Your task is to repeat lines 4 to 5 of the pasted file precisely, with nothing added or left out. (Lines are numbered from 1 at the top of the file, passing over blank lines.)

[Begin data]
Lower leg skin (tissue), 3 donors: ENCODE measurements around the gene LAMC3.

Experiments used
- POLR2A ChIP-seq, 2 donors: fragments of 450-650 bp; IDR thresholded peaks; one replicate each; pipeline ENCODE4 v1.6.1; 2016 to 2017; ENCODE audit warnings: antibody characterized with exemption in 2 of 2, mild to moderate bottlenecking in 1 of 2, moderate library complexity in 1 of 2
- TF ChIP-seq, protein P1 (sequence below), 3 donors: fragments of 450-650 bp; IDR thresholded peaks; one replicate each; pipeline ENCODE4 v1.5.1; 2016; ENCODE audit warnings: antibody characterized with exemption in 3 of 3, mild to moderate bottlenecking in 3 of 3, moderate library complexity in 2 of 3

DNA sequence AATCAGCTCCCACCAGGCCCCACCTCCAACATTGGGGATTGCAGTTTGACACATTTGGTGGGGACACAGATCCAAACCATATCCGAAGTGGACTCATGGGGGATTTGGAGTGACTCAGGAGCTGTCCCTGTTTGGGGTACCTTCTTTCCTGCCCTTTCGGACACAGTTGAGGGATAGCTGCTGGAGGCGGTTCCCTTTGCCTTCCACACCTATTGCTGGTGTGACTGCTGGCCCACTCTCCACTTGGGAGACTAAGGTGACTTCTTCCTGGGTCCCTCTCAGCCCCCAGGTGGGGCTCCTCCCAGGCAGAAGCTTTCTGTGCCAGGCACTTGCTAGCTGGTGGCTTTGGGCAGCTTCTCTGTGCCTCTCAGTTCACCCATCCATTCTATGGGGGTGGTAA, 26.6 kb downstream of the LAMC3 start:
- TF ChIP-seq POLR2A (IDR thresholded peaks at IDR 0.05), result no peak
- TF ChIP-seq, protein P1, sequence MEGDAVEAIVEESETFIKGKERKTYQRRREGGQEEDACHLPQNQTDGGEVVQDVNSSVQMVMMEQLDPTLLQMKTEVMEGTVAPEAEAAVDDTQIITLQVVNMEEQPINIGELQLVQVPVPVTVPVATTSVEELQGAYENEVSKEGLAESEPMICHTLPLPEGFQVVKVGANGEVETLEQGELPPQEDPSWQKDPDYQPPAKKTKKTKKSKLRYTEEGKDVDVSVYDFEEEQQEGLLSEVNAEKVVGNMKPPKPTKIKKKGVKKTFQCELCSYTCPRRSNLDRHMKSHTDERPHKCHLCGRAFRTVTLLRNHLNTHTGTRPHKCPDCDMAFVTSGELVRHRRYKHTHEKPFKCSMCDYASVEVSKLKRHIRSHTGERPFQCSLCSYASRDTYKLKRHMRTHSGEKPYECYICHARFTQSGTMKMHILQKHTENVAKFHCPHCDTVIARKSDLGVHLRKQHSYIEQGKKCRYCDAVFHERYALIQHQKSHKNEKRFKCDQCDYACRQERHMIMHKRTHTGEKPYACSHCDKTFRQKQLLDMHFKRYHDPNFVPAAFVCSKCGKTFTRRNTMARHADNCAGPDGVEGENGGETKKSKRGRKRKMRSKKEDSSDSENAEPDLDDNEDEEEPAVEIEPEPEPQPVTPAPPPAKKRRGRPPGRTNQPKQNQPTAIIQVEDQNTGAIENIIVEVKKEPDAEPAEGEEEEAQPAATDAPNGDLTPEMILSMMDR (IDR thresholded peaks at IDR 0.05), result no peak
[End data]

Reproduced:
- TF ChIP-seq, protein P1 (sequence below), 3 donors: fragments of 450-650 bp; IDR thresholded peaks; one replicate each; pipeline ENCODE4 v1.5.1; 2016; ENCODE audit warnings: antibody characterized with exemption in 3 of 3, mild to moderate bottlenecking in 3 of 3, moderate library complexity in 2 of 3

DNA sequence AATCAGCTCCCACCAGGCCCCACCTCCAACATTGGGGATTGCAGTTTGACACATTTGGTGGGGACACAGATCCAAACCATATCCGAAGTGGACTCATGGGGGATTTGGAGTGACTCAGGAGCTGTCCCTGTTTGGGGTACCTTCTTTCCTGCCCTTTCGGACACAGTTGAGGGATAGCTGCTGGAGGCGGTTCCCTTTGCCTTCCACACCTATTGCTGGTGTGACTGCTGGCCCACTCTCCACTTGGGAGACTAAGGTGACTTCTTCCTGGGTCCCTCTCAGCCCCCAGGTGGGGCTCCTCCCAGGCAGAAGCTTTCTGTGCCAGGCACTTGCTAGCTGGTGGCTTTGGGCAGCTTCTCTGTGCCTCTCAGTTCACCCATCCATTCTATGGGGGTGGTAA, 26.6 kb downstream of the LAMC3 start: